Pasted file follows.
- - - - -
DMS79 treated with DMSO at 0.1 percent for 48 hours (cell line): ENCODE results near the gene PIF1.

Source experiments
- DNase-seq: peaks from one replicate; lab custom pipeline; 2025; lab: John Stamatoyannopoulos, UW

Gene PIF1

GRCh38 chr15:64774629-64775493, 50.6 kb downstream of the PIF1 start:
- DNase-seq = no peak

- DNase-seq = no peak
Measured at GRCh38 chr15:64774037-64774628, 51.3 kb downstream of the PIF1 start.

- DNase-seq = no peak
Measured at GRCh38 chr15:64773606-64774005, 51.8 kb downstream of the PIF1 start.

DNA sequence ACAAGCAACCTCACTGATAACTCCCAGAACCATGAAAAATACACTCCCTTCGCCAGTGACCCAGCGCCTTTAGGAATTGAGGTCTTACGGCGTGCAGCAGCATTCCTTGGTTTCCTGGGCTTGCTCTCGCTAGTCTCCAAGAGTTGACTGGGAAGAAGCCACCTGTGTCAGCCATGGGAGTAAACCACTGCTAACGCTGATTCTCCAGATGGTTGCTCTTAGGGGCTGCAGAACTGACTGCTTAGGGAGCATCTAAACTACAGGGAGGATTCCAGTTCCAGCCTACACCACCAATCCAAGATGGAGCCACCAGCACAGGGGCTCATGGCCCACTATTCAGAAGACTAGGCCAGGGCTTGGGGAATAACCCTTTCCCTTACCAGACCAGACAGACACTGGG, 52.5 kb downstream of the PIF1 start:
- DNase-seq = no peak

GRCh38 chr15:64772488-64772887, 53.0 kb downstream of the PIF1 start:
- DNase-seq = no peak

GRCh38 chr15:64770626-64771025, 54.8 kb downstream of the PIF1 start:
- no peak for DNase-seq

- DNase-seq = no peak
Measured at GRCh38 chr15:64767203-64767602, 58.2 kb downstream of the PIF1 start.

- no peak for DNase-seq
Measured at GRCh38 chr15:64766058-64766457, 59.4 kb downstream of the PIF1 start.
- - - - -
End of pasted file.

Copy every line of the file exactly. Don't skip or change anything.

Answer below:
DMS79 treated with DMSO at 0.1 percent for 48 hours (cell line): ENCODE results near the gene PIF1.

Source experiments
- DNase-seq: peaks from one replicate; lab custom pipeline; 2025; lab: John Stamatoyannopoulos, UW

Gene PIF1

GRCh38 chr15:64774629-64775493, 50.6 kb downstream of the PIF1 start:
- DNase-seq = no peak

- DNase-seq = no peak
Measured at GRCh38 chr15:64774037-64774628, 51.3 kb downstream of the PIF1 start.

- DNase-seq = no peak
Measured at GRCh38 chr15:64773606-64774005, 51.8 kb downstream of the PIF1 start.

DNA sequence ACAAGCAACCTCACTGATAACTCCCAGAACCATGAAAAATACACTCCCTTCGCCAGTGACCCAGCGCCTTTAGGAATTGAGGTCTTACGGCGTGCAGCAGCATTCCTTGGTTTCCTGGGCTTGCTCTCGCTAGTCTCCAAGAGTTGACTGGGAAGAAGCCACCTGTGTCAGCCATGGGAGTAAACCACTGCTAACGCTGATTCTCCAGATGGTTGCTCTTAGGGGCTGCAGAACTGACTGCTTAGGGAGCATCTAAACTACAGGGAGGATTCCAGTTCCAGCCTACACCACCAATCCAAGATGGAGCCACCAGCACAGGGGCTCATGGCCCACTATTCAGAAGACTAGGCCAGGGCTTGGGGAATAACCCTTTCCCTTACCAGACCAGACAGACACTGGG, 52.5 kb downstream of the PIF1 start:
- DNase-seq = no peak

GRCh38 chr15:64772488-64772887, 53.0 kb downstream of the PIF1 start:
- DNase-seq = no peak

GRCh38 chr15:64770626-64771025, 54.8 kb downstream of the PIF1 start:
- no peak for DNase-seq

- DNase-seq = no peak
Measured at GRCh38 chr15:64767203-64767602, 58.2 kb downstream of the PIF1 start.

- no peak for DNase-seq
Measured at GRCh38 chr15:64766058-64766457, 59.4 kb downstream of the PIF1 start.